Thank you, Ram rugby

Scott Nies

a person standing with a rugby ball
Colorado State Rugby takes on New Mexico on Nov. 9 on the IM fields. CSU won by a landslide score of 60-8. (Asia Kalcevic | The Collegian)

Editor’s Note: This is a column that reflects the views of the individual author only and does not represent a stance taken by The Collegian or its editorial board.

Whenever someone hears a pop happen somewhere in their body, it is rarely a good sign. I got absolutely bulldozed by the inside center for the University of Colorado Boulder rugby team back in November 2019 and heard a pop in my knee. That was the last game I would ever play for Colorado State University.

The COVID-19 pandemic stole a year of competition from athletes around the world. While competitors in the professional and NCAA spheres have largely resumed play – which is awesome – those that take part in collegiate sport clubs or various other grassroots teams are still uncertain on when their return to the field will be.

Get out there and look dangerous, boys!” –Rod Hartley, former head coach of Colorado State men’s rugby

After sport clubs at Colorado State ceased all in-person activities for the remainder of 2020 and the spring semester of 2021, there was a jarring realization that my time playing rugby for the Rams was over. There was no senior night and no celebratory dinner — rather my final opportunity to don the green and gold will be remembered as a tough loss to a rival and a sprained MCL.

The point of this personal anecdote is not to garner sympathy, as in the grand scheme of things, getting a sports season canceled is quite low on the echelon of importance when considering the effects COVID-19 has had on the world. Rather, I’d like to highlight the incredible community that is often sequestered to the far corners of the Intramural Fields on campus.

Prior to moving into the infamous Durward Hall as a freshman, I met the rugby team. Some 50 or so guys eyeballed me as I rolled up to the practice likely weighing less than what most of them had for breakfast. I was absolutely terrified.

That was the only time in my four years apart of the program where I felt out of place. Sports are a support system, and I believe that is a sentiment that many athletes will share, which is why this past year has been so difficult.

In times where these relationships are suddenly voided, you realize how important your experiences with your teammates, friends, coaches, trainers and every other person that contributes to your ability to take the field actually are. This is not to say there wasn’t an unpayable amount of gratitude for all those people beforehand, but retrospection often increases the emotional weight these bonds have.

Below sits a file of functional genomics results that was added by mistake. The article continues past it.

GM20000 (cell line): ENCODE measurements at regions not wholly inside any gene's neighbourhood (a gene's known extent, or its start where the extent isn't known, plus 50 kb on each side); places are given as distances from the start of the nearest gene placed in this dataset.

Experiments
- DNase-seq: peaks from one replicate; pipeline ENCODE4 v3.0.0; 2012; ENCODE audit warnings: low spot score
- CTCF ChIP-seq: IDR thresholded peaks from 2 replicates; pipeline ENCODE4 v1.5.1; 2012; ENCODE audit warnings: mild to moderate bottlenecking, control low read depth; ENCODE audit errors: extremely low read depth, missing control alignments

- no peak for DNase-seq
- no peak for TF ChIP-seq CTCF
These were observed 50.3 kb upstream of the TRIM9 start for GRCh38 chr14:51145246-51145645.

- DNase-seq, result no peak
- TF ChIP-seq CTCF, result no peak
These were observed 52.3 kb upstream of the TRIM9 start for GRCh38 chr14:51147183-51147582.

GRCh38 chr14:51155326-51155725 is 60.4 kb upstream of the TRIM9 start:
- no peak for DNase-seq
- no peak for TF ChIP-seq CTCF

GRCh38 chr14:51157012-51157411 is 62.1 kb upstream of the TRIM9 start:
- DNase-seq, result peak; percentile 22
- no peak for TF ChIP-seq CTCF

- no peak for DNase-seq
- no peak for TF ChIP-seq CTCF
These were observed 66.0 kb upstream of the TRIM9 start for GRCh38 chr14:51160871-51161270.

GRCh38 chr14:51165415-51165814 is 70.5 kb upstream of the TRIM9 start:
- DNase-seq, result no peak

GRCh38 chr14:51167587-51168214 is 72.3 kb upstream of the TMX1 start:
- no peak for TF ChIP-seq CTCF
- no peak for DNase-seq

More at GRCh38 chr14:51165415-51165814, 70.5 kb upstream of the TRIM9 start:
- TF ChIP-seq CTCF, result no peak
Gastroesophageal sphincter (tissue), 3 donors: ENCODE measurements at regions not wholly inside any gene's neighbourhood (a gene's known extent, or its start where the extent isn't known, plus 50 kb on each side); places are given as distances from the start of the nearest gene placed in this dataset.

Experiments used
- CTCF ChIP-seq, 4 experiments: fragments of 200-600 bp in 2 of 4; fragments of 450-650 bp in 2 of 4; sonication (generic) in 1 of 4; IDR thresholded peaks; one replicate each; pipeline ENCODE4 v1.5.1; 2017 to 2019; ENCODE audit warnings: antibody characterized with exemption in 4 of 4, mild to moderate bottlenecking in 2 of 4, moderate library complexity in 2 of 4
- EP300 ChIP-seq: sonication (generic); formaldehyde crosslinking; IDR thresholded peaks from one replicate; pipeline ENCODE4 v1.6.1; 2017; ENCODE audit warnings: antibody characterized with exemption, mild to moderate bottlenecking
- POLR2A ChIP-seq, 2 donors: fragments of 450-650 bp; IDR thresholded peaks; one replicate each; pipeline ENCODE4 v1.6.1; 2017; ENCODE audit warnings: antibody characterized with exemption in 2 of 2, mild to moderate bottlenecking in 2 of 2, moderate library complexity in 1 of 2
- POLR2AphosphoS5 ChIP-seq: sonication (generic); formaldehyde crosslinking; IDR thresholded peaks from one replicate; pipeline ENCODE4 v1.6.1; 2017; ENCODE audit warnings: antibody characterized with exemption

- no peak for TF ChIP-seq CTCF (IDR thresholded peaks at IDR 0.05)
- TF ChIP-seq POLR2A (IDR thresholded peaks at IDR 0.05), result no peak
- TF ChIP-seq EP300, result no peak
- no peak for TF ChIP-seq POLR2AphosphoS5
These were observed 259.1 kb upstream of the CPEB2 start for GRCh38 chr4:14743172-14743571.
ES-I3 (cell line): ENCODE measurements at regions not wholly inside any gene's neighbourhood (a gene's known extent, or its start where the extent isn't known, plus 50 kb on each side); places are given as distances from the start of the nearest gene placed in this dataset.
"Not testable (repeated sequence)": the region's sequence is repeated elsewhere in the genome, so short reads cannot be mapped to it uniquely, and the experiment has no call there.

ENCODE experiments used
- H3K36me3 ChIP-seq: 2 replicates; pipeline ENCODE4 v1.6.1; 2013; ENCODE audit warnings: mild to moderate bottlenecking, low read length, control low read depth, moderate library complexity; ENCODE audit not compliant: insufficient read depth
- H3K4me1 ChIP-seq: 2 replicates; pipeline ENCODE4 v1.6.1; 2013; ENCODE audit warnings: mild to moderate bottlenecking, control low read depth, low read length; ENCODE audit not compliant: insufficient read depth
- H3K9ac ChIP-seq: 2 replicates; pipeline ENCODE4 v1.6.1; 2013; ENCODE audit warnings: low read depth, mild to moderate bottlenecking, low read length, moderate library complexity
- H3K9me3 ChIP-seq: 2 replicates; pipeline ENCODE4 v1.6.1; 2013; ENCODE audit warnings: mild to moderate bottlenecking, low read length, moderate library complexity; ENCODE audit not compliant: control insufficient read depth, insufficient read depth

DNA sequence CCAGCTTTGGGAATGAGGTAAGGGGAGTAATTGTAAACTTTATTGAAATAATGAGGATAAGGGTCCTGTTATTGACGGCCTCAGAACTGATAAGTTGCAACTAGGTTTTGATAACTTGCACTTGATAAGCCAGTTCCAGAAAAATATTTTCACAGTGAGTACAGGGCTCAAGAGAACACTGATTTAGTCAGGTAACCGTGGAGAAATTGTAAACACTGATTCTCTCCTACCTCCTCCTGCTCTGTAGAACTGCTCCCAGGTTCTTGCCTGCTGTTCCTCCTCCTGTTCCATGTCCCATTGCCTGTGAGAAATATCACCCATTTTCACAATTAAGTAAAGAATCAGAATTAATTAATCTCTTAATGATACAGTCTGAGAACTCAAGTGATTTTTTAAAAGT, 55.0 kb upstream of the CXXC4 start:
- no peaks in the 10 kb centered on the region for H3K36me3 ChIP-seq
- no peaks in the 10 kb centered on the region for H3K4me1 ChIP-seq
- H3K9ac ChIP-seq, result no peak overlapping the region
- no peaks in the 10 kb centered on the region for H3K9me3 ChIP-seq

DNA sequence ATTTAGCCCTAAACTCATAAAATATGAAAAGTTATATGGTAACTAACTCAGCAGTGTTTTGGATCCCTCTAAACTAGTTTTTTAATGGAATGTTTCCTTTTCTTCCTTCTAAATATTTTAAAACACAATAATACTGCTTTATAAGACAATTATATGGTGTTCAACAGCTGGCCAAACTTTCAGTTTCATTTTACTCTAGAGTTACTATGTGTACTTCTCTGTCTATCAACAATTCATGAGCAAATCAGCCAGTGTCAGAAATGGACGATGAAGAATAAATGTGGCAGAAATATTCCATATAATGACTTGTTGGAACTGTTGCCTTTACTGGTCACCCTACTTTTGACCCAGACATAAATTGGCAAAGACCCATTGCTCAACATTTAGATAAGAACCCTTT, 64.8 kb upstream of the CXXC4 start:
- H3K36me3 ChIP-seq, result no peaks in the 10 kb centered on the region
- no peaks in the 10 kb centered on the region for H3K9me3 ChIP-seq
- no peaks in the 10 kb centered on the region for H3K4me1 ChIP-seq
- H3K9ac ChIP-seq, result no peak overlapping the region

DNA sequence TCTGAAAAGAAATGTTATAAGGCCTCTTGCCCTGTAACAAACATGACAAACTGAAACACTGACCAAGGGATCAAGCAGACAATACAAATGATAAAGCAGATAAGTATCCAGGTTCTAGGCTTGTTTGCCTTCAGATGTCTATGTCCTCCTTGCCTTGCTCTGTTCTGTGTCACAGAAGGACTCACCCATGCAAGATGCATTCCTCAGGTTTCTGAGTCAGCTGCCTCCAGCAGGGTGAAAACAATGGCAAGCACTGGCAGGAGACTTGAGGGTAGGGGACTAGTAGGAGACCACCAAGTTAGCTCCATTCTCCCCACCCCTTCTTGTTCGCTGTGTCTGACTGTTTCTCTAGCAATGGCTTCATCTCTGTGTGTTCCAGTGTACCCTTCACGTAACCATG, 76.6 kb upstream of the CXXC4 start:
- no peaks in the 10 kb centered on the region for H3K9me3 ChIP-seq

I am forever indebted to my teammates and coaches for their role in molding me into the person I have become. While it is tough to leave this team and the community that has become so embedded in my identity, there is comfort in knowing that sports continue to be played regardless of who takes the field.

There was an immense amount of pride watching the upperclassmen you played alongside finish their careers and evolve from college rugby players caked in mud, sweat and beer to functional members of society. But rarely as you watched that metamorphosis did you think your time would come.

I may still be a far cry from a functional member of society upon my graduation, but I hope that those assuming the mantle of Ram rugby are able to rise through its ranks and appreciate it just as much as so many before them still do today.

As amateur athletes return to the fields around the world — rugby or not – find that fire that brought you out in the first place. If time off from sports has taught me anything, it is to appreciate the hell out of it because, while I have no regrets about my time playing for the Rams, I couldn’t put a price on how much it would mean to play one more game in that jersey. As things ramp back up for the fall season, embody that spirit of competition as best you can and enjoy every second of it.

To quote legendary former Ram rugby coach Rod Hartley, “Get out there and look dangerous, boys!”

Scott Nies can be reached at sports@collegian.com or on Twitter @scott_nies98.